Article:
When you are dissatisfied with your bank’s services, you have the option of canceling your connection with the bank and opening a new checking account with a different bank. A bank can drop its connection with you at any moment, on any day. You could wake up one cold morning to find that your bank has closed your account. You might also find out when attempting to complete a transaction. If a bank cancels your account for reasons that bother you, you’ll want it restored immediately. Is this, but, a possibility? Is it possible to re-open a closed bank account?
Depending on the cause for the closure, you can restore your bank account by beginning fresh transactions after a period of inactivity, settling negative amounts, or contacting your bank to clear up any uncertainty about suspicious or fraudulent behavior. Yet, if your bank canceled your account due to a trend of overdrafts or questionable activities, you may be unable to restart it.
What Causes Banks to Close Personal Accounts?
In general, there are three main reasons why a bank may shut your personal checking or savings account:
- Excessive overdrafts/long periods of negative balance
- Suspicious or deceptive behavior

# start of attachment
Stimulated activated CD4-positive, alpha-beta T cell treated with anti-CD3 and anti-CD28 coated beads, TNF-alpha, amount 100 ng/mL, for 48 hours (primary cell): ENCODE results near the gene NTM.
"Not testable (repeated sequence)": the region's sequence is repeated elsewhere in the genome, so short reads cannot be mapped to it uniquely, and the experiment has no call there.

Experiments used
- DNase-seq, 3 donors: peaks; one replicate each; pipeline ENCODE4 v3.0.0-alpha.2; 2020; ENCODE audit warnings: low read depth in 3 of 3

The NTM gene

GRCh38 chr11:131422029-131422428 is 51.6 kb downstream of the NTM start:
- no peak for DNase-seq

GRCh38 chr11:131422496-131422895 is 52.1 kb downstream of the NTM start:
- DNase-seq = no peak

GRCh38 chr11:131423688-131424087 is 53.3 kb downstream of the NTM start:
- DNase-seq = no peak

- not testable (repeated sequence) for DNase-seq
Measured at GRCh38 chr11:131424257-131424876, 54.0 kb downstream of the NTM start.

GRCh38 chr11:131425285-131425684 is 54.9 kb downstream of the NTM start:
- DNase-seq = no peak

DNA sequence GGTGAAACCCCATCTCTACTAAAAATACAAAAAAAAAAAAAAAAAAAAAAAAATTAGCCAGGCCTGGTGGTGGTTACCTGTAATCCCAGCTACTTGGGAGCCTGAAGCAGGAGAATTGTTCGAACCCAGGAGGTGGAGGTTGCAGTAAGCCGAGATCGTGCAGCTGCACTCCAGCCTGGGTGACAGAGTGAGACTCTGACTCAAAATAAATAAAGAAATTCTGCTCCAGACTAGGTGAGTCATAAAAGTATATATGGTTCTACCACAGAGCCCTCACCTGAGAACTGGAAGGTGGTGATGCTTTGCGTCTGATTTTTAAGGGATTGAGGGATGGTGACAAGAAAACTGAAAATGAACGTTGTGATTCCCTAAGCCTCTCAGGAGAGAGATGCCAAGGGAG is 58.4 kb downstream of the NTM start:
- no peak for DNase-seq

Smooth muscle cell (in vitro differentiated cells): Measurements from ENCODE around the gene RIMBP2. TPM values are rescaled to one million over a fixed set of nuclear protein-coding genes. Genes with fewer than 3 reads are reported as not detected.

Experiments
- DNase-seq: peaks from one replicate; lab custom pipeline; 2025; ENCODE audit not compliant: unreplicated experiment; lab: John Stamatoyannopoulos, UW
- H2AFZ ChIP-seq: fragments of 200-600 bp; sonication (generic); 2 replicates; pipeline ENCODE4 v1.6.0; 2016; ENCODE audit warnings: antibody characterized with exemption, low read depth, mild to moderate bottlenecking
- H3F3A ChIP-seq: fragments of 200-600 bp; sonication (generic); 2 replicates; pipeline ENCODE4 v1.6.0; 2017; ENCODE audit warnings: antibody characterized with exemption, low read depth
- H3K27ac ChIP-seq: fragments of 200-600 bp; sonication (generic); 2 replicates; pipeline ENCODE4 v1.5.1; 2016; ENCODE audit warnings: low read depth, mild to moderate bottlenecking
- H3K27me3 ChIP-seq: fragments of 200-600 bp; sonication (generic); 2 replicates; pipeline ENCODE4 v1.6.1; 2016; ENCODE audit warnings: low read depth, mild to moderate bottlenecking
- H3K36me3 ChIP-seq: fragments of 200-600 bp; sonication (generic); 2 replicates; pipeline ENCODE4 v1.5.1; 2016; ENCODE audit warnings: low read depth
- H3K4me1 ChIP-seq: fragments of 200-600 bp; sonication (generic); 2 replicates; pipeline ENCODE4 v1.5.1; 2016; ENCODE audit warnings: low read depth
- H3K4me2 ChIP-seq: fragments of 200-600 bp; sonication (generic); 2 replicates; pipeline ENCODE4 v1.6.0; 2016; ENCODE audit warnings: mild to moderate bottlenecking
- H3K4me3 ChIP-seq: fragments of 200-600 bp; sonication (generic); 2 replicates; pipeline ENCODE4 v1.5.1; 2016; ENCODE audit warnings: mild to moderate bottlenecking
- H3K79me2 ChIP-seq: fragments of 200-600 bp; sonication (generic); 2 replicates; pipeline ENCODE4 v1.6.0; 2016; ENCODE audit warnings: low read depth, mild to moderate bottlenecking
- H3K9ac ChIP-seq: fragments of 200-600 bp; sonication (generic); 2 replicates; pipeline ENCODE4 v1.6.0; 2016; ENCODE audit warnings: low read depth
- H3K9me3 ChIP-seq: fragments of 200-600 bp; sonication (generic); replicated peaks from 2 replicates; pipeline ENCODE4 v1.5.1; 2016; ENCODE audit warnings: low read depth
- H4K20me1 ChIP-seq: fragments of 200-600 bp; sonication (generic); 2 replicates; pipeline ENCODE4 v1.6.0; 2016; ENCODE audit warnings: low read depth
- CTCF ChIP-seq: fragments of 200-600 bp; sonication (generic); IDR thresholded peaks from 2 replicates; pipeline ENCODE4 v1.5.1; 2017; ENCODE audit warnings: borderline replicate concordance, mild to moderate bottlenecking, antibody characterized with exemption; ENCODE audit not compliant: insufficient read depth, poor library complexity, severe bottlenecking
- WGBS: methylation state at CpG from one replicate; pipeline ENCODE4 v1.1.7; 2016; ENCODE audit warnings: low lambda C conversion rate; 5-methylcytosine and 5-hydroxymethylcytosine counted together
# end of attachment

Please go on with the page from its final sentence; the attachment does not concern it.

Furthermore, there are minimal laws and regulations governing account closing; banks are free to stop accounts for any reason, at any time, without warning. Banks but provide formal notices of account termination. Below, you look at the most common reason why banks cancel personal accounts and if you may restore the account in each scenario.
Closure Cos of idleness
Banks will identify dormant inactive bank accounts — those with no transactions for an extended period of time — and cancel them because they are costly to maintain. Dormancy differs from account closure in that a dormant account remains active but cannot be used. Dormant accounts are no longer open to new transactions, online banking, check requests, and so forth.
Banks will submit the monies in your account (whether checking or savings) to the state government as unclaimed property after a lengthy period of inactivity. This can happen when a dormant account has been inactive for three to five years. If your bank sent the funds in your dormant account to the state, you can reclaim them by contacting your state treasury or unclaimed property office and submitting a claim.
It is important to note that the length of time you may keep an inactive bank account open varies depending on state legislation and the requirements of the specific bank.
You may reopen a dormant account by performing a transaction deposit or withdrawal within a set amount of time, yet, you should verify with your bank to ensure that your transaction is enough. Banks are supposed to inform you before reclassifying an inactive account as dormant. , this letter will contain detailed information about how long you have to reactivate the account.